(Eunice is female. That name is a woman's name :) )

The idea that fish have a recall of a few seconds is a myth… Its like the idea that all unknown meat tastes like chicken, radioactive objects all glow green and the Great Wall of China being visible from the moon. In fact goldfish have a recall of over three months, -that's the species the myth was based on. As for other greater fish species… Well, like any other animal.
Ya, just learned a new thing there ;)


Humans have a hell of a lot of limitations and they're pretty well known. Man, when you think about it there's so very much more that we can't do :(
-We have lifespans of about 120 years at the absolute outside maximum, and we're only had at a high level of awareness and ability for maybe 45% of that time, that also means that our temporal experience of reality is extremely short compared to other things in our world (trees, rocks…) We can only absorb information through 5 senses, and out of those we only really optimise sight and hearing. We can only learn as fast as our brains can absorb knowledge and break it down (applying it to hypothetical situation in our minds), we can only transfer knowledge through writing, speaking, or demonstration- and we can only absorb it through reading, watching or listening. All of those are slow and very inefficient. Even our senses are limited; we can only feel a limited range of textures and vibration, we only see in a small band of radiation wavelengths (visible light), we can't see that far or clearly either compared to many other animals, we can only recognise and remember a limited number of tastes and smells, we only hear clearly within a small band of sound. We can only stand a limited range of acceleration, cold, heat, and pressure. The speed of movement is limited to our ability to withstand acceleration- so we can never even get near the speed of light (at the low acceleration level we can stand for long periods we'd be generations dead before we got there)
-We can use technology to enhance some of those.

And so many, many more… :(

You might say that our “potential” removes those limits, but the fact is simply that it's largely imaginary. Maybe we can transcend a lot of them, but we haven't. We're still at the stage where we just fantasise about it. lol!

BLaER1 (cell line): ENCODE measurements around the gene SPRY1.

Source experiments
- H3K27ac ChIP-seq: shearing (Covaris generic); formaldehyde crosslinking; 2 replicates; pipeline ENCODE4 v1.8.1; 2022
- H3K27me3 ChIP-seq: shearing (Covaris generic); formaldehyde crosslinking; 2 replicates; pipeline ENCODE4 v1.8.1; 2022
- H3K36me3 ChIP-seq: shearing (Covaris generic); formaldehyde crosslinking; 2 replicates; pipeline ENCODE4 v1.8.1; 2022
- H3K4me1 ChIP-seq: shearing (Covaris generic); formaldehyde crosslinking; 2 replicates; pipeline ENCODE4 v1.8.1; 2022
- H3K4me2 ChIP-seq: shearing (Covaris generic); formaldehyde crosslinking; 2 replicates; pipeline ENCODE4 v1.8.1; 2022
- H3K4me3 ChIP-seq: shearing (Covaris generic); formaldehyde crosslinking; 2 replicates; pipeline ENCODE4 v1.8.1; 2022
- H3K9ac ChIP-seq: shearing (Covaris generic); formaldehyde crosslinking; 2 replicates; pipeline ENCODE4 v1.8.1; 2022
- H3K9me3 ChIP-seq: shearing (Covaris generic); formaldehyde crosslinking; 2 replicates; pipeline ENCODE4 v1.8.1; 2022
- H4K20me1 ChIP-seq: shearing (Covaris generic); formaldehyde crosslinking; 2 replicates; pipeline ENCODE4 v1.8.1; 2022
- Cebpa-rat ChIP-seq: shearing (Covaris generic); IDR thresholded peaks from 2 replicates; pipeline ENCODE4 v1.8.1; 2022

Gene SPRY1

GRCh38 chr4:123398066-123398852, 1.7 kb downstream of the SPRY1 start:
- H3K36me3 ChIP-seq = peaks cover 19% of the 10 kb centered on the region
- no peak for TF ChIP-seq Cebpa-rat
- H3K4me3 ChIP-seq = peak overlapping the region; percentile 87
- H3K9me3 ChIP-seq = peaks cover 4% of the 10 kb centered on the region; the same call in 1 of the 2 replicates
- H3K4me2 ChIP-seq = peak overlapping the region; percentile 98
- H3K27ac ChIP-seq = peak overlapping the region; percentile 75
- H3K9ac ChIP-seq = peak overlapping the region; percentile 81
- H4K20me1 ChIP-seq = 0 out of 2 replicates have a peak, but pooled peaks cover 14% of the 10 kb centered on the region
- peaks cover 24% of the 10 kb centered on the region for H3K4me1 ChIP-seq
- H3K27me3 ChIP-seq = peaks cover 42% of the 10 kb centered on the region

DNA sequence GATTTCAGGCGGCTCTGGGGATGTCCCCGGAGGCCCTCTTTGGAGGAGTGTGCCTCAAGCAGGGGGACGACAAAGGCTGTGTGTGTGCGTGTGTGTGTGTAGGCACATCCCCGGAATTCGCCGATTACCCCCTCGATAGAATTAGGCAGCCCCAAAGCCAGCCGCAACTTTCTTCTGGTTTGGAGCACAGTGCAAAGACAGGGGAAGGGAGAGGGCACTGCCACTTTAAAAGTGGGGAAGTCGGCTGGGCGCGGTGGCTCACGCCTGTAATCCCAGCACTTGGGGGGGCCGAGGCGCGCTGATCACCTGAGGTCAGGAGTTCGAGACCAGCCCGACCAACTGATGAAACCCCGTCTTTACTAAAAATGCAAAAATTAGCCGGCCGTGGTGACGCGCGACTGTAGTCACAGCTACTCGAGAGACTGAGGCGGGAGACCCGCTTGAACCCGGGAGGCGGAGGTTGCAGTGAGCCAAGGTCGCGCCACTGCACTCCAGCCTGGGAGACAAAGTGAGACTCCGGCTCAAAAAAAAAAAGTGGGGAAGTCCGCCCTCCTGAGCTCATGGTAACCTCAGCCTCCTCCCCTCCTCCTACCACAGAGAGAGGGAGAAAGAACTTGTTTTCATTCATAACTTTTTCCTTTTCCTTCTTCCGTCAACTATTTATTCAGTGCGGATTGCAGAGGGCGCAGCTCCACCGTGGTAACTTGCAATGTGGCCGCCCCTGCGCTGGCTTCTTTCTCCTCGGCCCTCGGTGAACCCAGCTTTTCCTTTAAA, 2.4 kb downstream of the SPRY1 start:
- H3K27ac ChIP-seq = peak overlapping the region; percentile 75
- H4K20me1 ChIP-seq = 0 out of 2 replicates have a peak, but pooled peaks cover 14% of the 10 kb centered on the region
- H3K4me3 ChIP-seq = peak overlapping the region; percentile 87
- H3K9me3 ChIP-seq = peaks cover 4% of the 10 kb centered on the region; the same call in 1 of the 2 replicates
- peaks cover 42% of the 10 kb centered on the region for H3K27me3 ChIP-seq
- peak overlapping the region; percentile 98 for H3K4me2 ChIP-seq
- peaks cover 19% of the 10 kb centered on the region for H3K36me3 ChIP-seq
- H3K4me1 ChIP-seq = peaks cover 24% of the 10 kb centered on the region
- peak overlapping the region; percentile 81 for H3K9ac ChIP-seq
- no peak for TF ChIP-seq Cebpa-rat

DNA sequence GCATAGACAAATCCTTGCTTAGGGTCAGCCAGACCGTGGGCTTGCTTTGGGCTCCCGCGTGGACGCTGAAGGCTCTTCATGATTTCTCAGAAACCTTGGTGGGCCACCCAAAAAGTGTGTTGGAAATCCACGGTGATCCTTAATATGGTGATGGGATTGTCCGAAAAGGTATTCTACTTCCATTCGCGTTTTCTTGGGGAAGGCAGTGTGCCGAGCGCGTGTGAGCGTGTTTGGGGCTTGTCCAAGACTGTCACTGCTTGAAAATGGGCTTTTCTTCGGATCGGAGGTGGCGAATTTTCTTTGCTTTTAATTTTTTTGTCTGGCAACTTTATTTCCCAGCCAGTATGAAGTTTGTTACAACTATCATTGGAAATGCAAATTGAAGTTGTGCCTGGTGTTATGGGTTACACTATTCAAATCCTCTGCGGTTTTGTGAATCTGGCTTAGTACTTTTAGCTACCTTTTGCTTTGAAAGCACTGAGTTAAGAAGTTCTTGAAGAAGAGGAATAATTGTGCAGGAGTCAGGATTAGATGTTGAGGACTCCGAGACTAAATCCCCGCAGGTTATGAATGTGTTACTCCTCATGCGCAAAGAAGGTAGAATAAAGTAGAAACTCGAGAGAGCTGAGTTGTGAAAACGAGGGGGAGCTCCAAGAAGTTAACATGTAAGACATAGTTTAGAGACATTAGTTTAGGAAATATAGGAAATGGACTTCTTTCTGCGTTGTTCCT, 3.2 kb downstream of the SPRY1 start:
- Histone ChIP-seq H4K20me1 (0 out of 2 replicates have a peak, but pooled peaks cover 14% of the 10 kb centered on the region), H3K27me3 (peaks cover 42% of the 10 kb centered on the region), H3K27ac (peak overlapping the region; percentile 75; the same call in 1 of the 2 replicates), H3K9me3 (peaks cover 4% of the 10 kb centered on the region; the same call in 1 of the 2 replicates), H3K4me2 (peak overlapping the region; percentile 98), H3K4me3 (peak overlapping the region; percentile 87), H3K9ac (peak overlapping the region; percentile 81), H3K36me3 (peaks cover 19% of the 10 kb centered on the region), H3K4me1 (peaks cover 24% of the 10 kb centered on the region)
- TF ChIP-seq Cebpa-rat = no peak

last edited on July 14, 2011 2:30PM
alibaba at 7:40AM, Feb. 14, 2008
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ozoneocean
The first point about having to consider the possibility of a god along with everything else is precisely what Eunice and I were getting at. It is all one; whether there can be gods, parallel existences of ourselves, strange marshmallow beings, or just grey non-reality, it's all the same thing in that we are limited to out own reality and what we can perceive through our senses, or through our technology.
no, its not “all one”.
if you talk about the possibility of a god, you aren't at the same time talking about multiverses, are you? in fact, most people who believe in god outright reject all other possibilities.
but like i said, i never disagreed with the point to think outside the box, i only don't want it to be monopolized by the god-hypothesis (like in ID).


ozoneocean
The idea that fish have a recall of a few seconds is a myth… Its like the idea that all unknown meat tastes like chicken, radioactive objects all glow green and the Great Wall of China being visible from the moon. In fact goldfish have a recall of over three months, -that's the species the myth was based on. As for other greater fish species… Well, like any other animal.
Ya, just learned a new thing there ;)
lol, okay, i learned something new XD . but the fact that only humans can state questions and pursue answers remains.

ozoneocean
Humans have a hell of a lot of limitations and they're pretty well known. Man, when you think about it there's so very much more that we can't do :(
-We have lifespans of about 120 years at the absolute outside maximum, and we're only had at a high level of awareness and ability for maybe 45% of that time, that also means that our temporal experience of reality is extremely short compared to other things in our world (trees, rocks…) We can only absorb information through 5 senses, and out of those we only really optimise sight and hearing. We can only learn as fast as our brains can absorb knowledge and break it down (applying it to hypothetical situation in our minds), we can only transfer knowledge through writing, speaking, or demonstration- and we can only absorb it through reading, watching or listening. All of those are slow and very inefficient. Even our senses are limited; we can only feel a limited range of textures and vibration, we only see in a small band of radiation wavelengths (visible light), we can't see that far or clearly either compared to many other animals, we can only recognise and remember a limited number of tastes and smells, we only hear clearly within a small band of sound. We can only stand a limited range of acceleration, cold, heat, and pressure. The speed of movement is limited to our ability to withstand acceleration- so we can never even get near the speed of light (at the low acceleration level we can stand for long periods we'd be generations dead before we got there)